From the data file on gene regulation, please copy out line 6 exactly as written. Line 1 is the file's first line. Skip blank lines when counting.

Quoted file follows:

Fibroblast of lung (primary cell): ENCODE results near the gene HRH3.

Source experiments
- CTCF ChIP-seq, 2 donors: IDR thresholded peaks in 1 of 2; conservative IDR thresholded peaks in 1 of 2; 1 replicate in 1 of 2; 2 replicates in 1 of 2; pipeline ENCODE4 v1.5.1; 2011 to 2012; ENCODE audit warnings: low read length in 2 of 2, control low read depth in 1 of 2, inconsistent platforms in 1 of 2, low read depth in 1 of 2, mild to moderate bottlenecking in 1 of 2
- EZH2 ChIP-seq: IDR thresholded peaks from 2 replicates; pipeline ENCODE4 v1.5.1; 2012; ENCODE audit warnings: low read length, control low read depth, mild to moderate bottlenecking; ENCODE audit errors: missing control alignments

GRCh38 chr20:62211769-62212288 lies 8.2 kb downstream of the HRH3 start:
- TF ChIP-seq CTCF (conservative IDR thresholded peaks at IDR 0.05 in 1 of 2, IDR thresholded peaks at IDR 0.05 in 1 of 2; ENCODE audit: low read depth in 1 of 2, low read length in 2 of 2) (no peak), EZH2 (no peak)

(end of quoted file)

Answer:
- TF ChIP-seq CTCF (conservative IDR thresholded peaks at IDR 0.05 in 1 of 2, IDR thresholded peaks at IDR 0.05 in 1 of 2; ENCODE audit: low read depth in 1 of 2, low read length in 2 of 2) (no peak), EZH2 (no peak)